I’m not a guy, so I can’t say that I’ve been through it all before, but in a way I have given that I have a couple brothers. But then, neither has twenty-four year-old director Heiward Mak, who makes her feature debut with this film, High Noon. One could never tell, though.

I’m talking about coming of age as a seventeen year-old boy (and I mean boy). Mak’s film (an installment in the Winds of September series), and I’ve been asked to limit how much I reveal, highlights just how wrought with bad decisions, conflict, and vulnerability the transformation from boy to well, not quite man, can be. And given texting, Facebook, Twitter, and cellphones turned video cameras that capture every sexual conquest (or lack thereof), it looks even more difficult than what I remember contending with at that age (again, I know I’m not a dude). Set in Hong Kong, one feels like a bit of a voyeur peering into the lives of the nine boys in the film, which I gather was exactly how Mak wanted us to feel – like the outsider that these boys felt like every day of their awkward lives.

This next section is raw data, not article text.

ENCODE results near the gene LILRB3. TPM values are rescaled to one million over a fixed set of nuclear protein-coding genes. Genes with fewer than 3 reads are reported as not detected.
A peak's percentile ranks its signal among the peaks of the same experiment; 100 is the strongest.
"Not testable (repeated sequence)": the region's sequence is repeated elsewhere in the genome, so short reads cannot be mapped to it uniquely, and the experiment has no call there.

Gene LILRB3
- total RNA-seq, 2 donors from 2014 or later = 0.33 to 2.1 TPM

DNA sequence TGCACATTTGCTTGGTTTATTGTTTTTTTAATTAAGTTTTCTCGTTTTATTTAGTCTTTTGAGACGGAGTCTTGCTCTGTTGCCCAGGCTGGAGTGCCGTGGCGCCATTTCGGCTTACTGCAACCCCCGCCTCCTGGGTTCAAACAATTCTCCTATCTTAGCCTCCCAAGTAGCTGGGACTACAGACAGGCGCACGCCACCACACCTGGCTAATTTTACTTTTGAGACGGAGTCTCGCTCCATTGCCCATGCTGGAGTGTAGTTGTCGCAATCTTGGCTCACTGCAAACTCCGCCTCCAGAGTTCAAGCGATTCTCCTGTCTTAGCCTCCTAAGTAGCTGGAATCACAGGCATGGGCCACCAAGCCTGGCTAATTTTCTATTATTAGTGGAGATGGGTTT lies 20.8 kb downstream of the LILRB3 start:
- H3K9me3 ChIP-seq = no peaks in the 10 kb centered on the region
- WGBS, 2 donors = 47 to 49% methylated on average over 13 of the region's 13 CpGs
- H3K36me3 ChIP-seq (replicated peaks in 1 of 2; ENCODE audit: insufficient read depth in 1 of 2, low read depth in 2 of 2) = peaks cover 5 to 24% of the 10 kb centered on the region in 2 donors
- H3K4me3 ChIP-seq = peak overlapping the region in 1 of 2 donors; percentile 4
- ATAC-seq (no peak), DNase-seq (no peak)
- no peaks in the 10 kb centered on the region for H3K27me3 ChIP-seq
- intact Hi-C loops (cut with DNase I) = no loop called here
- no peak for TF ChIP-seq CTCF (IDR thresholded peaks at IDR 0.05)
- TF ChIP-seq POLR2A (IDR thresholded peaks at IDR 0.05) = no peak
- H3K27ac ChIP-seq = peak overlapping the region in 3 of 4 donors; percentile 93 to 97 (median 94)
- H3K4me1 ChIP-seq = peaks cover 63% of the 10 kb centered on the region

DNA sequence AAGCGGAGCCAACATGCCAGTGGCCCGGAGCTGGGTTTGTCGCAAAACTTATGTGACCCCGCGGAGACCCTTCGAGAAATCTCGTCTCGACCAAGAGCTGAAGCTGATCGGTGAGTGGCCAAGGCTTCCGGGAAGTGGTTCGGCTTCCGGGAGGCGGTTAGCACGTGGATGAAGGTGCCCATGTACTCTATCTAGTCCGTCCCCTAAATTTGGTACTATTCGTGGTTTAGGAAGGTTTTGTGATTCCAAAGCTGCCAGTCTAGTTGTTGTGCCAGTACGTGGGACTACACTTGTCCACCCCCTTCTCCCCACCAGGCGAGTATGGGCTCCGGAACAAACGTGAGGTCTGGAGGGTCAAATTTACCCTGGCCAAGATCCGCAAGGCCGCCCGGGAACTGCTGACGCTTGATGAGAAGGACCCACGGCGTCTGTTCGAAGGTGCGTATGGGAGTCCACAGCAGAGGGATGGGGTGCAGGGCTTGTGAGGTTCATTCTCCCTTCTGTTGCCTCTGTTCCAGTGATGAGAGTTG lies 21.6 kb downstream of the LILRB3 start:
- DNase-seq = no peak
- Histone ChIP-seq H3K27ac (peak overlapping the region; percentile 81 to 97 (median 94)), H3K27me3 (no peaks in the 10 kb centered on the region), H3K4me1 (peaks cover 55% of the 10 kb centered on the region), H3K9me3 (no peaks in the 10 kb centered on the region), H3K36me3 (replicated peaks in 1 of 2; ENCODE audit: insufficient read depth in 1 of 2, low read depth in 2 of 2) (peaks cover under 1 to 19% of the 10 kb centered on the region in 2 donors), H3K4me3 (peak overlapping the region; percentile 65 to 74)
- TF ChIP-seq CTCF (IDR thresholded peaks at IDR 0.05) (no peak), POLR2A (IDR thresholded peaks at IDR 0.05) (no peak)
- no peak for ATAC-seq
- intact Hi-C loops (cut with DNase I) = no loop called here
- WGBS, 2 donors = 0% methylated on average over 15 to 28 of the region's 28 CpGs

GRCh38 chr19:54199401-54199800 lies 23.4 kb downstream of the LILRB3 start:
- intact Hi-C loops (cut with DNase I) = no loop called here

If you can get through the first 45 minutes or so, you’ll be rewarded. The last hour packs in pretty much everything under the sun, including violence at home and on the streets (and even the convenience store clich

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